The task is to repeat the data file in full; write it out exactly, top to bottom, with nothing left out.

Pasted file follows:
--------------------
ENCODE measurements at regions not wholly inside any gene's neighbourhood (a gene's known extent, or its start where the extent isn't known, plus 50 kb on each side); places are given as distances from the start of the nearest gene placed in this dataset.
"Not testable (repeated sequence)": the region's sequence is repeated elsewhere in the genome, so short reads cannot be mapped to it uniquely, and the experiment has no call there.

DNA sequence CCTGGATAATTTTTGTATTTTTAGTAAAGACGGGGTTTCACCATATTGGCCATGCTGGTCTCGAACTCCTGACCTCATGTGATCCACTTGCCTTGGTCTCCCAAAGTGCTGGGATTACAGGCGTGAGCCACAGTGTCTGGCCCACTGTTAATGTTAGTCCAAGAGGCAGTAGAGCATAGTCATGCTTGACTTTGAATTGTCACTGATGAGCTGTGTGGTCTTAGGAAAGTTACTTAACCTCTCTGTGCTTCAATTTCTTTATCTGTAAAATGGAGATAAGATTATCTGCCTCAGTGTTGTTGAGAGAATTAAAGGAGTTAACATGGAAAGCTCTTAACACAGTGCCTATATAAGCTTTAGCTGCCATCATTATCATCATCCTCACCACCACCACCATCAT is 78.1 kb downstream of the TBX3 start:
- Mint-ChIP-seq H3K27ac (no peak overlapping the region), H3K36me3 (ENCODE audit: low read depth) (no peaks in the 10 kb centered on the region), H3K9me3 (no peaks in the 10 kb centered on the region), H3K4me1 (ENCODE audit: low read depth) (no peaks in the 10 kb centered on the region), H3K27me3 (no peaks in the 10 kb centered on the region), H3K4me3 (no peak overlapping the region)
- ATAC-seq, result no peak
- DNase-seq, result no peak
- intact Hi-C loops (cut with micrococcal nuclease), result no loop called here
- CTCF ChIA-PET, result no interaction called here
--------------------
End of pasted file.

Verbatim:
ENCODE measurements at regions not wholly inside any gene's neighbourhood (a gene's known extent, or its start where the extent isn't known, plus 50 kb on each side); places are given as distances from the start of the nearest gene placed in this dataset.
"Not testable (repeated sequence)": the region's sequence is repeated elsewhere in the genome, so short reads cannot be mapped to it uniquely, and the experiment has no call there.

DNA sequence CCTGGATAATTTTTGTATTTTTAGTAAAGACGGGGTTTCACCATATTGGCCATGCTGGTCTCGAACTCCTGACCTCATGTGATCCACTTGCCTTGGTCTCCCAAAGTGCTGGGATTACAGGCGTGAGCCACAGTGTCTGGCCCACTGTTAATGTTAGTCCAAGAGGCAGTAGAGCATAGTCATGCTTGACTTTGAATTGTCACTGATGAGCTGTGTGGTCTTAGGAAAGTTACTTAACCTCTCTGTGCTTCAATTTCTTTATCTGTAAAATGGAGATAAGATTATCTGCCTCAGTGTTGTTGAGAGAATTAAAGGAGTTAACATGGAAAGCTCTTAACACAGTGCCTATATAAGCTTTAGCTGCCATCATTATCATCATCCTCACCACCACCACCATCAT is 78.1 kb downstream of the TBX3 start:
- Mint-ChIP-seq H3K27ac (no peak overlapping the region), H3K36me3 (ENCODE audit: low read depth) (no peaks in the 10 kb centered on the region), H3K9me3 (no peaks in the 10 kb centered on the region), H3K4me1 (ENCODE audit: low read depth) (no peaks in the 10 kb centered on the region), H3K27me3 (no peaks in the 10 kb centered on the region), H3K4me3 (no peak overlapping the region)
- ATAC-seq, result no peak
- DNase-seq, result no peak
- intact Hi-C loops (cut with micrococcal nuclease), result no loop called here
- CTCF ChIA-PET, result no interaction called here